A demoralised and demoralising priesthood?
The written survey didn't have that great a response rate - 542 out of 1710 according to the paper. But still, that is quite a few priests.
And the usual whingeing about not being adequately consulted and so forth aside, the answers are troubling.
Take these results on doctrinal and discipline questions:
"Only 19.2 per cent thought it sinful for married couples to use birth control.
Almost 70 per cent thought abortion was always a sin but only 40.2 per cent said the same of sex before marriage. More than 70 per cent thought celibacy for priests should be optional and several priests made ''no secret of the fact they were in long-term committed relationships with women''.
That many of our priests have absorbed the norms of our secularist culture is totally unsurprising. That they have a poor view of their bishops' and Rome's understanding of their problems also highlighted in the article is equally unsurprising.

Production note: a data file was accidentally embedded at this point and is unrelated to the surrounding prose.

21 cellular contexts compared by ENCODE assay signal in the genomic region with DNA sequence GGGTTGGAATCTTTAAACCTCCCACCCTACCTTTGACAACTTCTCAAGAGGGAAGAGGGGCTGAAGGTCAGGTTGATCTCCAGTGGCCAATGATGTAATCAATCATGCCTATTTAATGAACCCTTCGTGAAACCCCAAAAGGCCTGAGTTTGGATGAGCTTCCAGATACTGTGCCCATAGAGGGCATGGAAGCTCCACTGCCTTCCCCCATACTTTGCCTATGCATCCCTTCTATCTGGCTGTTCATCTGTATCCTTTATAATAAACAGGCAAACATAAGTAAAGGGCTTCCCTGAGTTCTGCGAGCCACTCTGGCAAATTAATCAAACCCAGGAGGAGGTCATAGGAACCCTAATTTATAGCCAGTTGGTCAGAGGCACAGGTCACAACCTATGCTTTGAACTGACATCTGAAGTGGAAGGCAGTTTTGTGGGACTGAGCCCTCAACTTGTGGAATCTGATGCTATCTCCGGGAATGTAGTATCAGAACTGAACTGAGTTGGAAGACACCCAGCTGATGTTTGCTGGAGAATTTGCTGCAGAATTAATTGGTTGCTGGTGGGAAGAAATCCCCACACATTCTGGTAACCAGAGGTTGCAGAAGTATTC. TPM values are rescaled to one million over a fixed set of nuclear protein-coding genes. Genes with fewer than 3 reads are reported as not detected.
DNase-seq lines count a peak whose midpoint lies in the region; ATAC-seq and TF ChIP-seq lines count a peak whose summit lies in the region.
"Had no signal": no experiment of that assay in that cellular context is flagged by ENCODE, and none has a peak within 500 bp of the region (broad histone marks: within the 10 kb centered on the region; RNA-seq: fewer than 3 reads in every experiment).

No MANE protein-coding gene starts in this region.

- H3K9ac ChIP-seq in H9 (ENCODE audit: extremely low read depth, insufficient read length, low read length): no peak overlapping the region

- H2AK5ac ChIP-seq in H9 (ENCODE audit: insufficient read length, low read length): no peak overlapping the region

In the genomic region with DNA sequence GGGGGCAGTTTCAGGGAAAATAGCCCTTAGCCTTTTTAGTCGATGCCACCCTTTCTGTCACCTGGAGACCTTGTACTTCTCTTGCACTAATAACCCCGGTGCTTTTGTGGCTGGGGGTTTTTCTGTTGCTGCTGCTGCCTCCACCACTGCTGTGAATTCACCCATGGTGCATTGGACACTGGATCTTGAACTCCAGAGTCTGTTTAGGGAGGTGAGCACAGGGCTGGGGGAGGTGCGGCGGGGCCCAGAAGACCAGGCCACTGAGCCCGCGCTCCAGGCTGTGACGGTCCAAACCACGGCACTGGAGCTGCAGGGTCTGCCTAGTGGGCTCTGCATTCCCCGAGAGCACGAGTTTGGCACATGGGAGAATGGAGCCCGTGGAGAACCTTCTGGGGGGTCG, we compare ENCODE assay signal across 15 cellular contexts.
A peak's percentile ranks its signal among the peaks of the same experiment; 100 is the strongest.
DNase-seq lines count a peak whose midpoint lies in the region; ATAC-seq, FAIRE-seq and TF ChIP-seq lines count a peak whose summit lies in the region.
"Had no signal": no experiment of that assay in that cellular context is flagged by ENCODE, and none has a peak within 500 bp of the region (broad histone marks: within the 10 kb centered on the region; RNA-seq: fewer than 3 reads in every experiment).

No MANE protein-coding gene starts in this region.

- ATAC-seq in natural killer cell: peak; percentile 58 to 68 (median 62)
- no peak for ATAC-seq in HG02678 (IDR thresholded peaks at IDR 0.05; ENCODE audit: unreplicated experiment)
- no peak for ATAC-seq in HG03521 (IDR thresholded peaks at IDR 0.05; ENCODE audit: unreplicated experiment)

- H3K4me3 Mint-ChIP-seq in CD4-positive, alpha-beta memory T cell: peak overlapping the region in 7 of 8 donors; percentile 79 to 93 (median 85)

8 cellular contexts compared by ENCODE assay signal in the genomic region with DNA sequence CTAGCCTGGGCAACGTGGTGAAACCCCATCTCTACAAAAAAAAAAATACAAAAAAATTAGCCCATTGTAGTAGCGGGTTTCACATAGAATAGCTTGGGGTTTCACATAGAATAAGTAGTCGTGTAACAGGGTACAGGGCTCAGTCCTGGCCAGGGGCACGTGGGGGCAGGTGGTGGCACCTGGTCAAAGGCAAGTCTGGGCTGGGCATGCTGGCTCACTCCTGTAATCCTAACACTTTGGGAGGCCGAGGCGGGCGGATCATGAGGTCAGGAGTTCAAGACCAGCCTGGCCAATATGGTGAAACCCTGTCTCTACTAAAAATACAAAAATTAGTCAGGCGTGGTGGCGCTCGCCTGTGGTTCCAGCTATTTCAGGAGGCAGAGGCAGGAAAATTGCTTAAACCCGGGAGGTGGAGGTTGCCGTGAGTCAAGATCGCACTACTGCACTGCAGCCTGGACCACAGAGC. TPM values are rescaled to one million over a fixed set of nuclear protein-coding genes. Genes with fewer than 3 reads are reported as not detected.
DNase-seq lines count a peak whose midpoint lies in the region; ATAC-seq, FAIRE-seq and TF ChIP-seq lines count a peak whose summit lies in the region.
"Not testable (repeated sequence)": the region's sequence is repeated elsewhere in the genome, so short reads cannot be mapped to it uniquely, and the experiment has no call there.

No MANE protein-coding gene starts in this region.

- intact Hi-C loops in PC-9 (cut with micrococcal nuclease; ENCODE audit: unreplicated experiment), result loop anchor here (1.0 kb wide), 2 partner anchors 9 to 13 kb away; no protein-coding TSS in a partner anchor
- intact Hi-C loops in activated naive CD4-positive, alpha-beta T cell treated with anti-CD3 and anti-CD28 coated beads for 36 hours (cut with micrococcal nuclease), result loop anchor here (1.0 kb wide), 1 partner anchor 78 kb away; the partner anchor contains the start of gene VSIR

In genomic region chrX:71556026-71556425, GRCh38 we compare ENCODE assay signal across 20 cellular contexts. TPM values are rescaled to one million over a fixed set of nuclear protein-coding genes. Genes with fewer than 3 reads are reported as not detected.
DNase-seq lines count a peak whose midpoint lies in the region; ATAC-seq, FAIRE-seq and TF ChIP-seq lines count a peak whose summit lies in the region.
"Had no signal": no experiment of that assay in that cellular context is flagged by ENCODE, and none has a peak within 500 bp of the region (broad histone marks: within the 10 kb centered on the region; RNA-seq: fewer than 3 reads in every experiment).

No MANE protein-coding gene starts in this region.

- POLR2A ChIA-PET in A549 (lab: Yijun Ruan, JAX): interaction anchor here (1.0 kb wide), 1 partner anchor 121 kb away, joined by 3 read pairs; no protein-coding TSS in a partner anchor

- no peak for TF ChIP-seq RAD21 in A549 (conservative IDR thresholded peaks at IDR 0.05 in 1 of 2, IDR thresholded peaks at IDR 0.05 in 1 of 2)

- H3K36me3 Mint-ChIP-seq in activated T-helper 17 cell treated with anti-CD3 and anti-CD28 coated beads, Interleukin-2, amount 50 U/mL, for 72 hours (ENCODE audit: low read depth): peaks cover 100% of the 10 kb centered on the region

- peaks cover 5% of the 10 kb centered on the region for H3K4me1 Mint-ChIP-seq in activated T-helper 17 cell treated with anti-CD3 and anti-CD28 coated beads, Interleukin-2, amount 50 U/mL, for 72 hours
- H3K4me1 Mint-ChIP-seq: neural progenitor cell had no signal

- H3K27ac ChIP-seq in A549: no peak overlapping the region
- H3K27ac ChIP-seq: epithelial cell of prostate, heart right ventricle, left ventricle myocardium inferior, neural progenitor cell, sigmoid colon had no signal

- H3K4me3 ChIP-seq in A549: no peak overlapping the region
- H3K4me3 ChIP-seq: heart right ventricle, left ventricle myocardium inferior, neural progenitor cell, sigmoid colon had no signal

Both are the result of the pathetically poor, frequently erroneous formation they were mostly given and the lack of any concerted program ongoing continuing education aimed at correcting those failures of formation, all aggravated by the well-documented failures of leadership on the part of our hierarchy.
So how do we turn it around?
First, it has to be said that the priest shortage in my view is only a symptom, not the real problem.
The real problem has been the failure of the Church in Australia and elsewhere to actively take on secularism and its values.
Grappling with secularism
The guiding premise of the 70s and 80s, accepted by liberals and conservatives alike, was that our secularist society offered wonderful opportunities to Christians and for the spread of Christianity.